Taking Turns: Tips for Teaching Toddlers How to Share

If your toddler is constantly spouting out “no” or “mine,” resist the urge to chalk it up to the terrible twos. Even though this is the age when a toddler begins to crave independence and freedom, it is also a crucial age to teach him how to share and cooperate with others.

With creative games and lessons on sharing, you can instill an important character trait in your little one and change the “mine” to “ours.”

Make Sharing Fun

Toddlers love to engage in games and floor-centered activities. Use these opportunities to teach sharing and instill the value of taking turns.

The classic game of memory is fun for all ages, but it can also teach your toddler the importance of waiting patiently while others take turns. As you play the game, verbally remind your toddler that “it’s my turn” and “now, it’s your turn.” When you make the actions second nature, your toddler won’t even realize that he is learning how to cooperate with others effectively.

Building blocks can also engage your toddler in learning how to share. Instead of allowing him or her to build her own creation, launch a game of stacking the blocks as high as possible, one at a time. Just as your toddler must wait for her turn during games such as Memory, she must also wait to add a block to the stack until after you or another child has taken a turn. When you observe your little one waiting patiently and working together with others, provide praise and specifically point out that you appreciate her patience while waiting for her turn.

According to Christina Steinorth-Powell, California-based psychotherapist and author of Cue Cards for Life: Gentle Reminders for Better Relationships, games provide an interactive lesson for toddlers that will help them in the future. “In each of these games, you are role modeling turn taking behavior,” she says. “Stacking blocks teaches sharing and also introduces the concept that sometimes activities are more fun when we share them with others.”

Allow your child to practice these turn taking and sharing skills with others often – at preschool or on play dates – to expose him to the necessity of sharing in social settings. To test your child’s ability to put others first, contact neighborhood parents or fellow nannies and arrange for an afternoon of games that require sharing. “When you see your toddler responding appropriately, be sure to provide positive reinforcement – a smile or an applaud – to help reinforce his good behavior,” says Steinorth-Powell.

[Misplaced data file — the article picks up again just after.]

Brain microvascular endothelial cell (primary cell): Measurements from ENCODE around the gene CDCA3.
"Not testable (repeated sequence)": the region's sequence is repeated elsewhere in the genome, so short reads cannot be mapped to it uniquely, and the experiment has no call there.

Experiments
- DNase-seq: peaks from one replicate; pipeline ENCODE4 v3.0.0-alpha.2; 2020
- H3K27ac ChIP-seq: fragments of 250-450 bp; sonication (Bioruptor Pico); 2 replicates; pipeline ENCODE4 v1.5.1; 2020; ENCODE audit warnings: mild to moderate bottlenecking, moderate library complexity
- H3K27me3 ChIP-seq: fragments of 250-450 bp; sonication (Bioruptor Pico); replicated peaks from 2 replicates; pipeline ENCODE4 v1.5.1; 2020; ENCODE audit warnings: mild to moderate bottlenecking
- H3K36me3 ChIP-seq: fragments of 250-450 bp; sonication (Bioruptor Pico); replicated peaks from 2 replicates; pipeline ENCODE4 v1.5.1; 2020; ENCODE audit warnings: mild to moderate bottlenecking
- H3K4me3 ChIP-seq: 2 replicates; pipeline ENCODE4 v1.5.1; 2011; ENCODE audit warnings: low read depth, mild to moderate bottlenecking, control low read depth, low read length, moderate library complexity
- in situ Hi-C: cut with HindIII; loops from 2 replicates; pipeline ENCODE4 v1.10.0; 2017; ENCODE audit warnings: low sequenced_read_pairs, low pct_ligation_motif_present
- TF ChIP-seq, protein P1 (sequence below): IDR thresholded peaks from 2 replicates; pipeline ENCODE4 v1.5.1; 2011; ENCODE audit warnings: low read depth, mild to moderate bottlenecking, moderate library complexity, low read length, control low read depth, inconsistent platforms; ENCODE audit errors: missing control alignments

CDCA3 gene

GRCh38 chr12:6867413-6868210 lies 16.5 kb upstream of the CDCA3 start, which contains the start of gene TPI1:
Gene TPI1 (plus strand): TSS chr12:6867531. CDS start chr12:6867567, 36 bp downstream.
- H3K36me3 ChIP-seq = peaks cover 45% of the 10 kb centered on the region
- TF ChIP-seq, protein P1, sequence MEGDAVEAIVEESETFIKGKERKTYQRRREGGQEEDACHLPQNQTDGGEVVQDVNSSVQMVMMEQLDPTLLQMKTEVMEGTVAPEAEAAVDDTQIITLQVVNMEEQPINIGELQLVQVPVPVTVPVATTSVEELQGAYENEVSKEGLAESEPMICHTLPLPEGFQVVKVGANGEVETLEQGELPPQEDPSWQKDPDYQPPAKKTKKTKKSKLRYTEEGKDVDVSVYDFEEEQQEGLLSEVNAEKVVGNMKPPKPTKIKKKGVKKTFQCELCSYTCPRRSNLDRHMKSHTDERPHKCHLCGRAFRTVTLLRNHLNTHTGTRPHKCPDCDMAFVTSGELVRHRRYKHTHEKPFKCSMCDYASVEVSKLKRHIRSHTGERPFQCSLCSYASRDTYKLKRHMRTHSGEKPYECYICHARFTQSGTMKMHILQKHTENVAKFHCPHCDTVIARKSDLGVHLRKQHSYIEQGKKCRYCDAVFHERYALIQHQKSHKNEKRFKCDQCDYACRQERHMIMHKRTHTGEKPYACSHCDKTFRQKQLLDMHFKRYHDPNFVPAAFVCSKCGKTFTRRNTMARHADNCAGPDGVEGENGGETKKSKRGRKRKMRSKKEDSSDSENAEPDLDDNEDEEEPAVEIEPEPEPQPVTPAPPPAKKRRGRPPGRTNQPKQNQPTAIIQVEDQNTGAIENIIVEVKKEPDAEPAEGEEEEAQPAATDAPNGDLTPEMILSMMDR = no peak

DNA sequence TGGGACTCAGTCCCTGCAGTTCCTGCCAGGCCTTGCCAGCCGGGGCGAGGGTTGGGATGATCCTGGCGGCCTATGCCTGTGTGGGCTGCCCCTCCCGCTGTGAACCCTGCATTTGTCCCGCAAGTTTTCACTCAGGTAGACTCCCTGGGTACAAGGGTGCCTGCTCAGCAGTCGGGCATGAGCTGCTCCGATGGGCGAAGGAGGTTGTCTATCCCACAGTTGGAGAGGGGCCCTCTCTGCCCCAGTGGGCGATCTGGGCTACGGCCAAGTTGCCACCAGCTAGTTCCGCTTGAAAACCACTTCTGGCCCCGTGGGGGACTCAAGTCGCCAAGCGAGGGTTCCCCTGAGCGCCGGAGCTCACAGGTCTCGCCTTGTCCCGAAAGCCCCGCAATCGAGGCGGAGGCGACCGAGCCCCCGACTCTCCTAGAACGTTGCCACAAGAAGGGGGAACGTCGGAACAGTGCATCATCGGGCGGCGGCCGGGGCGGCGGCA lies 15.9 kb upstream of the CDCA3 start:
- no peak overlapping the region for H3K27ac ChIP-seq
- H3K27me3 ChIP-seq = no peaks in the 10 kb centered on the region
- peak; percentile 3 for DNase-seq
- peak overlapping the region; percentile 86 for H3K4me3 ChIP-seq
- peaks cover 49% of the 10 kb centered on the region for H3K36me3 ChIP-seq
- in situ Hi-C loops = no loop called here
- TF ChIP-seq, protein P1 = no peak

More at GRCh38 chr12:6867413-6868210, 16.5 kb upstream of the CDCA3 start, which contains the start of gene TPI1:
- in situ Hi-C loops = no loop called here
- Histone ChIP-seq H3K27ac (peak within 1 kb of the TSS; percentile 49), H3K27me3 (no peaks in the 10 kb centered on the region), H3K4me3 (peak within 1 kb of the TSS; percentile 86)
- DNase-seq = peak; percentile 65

Teaching children to take turns introduces the concept of sharing and how to let others come first, says Steinorth-Powell. “It teaches children not to be selfish or greedy and understand that there’s enough for everyone and that everyone can enjoy things. They learn that sometimes an experience can even be more fun if we share it with another person.”

There are some steps you can take to avoid difficult moments when your child is resistant to sharing or throws a temper tantrum at the opportunity to share. Childcare experts at the Utah County Health Department recommend the following:

  • If another child is coming over to play, allow your toddler to put away several choice toys before the visit. Be sure to explain that these are toys that do not have to be shared with everyone and that other toys can be shared with friends instead.
  • If your child continues to refuse to share, avoid punishing him. Instead, tell him that you are sad and disappointed.
  • Give your toddler time to work things out with other kids. If your child doesn’t share, other kids will also express their disappointment and your toddler will eventually get the idea that it is not nice not to share.

Be a Sharing Partner

Toddlers learn by imitation, so if they see you sharing your belongings, taking turns and offering items to others, they will ultimately follow suit in time. Childcare experts at the Utah County Health Department suggest turning every day activities into opportunities to teach your child about sharing, such as:

  • Start by offering your toddler a bite of your food as an act of sharing. Say to your child, “I would like to share my banana with you.”
  • As you are sharing, use the word “share” to explain what you are doing.
  • When your toddler shares, praise him or her to offer positive reinforcement.
  • Reward your child when he shares. Give a hug or high five to express your satisfaction.

It’s important for nannies and parents to recognize that your toddler will not always follow suit right away, but if you show patience and reinforce the value of sharing through modeling, he will ultimately see the value. “If your toddler isn’t adjusting to the sharing principle, don’t be dismayed,” warn the childcare experts at the Utah County Health Department. “Your child will learn to share eventually – learning to share is all a part of normal childhood development and those kids who learn to share early may do better socially as they get older.”

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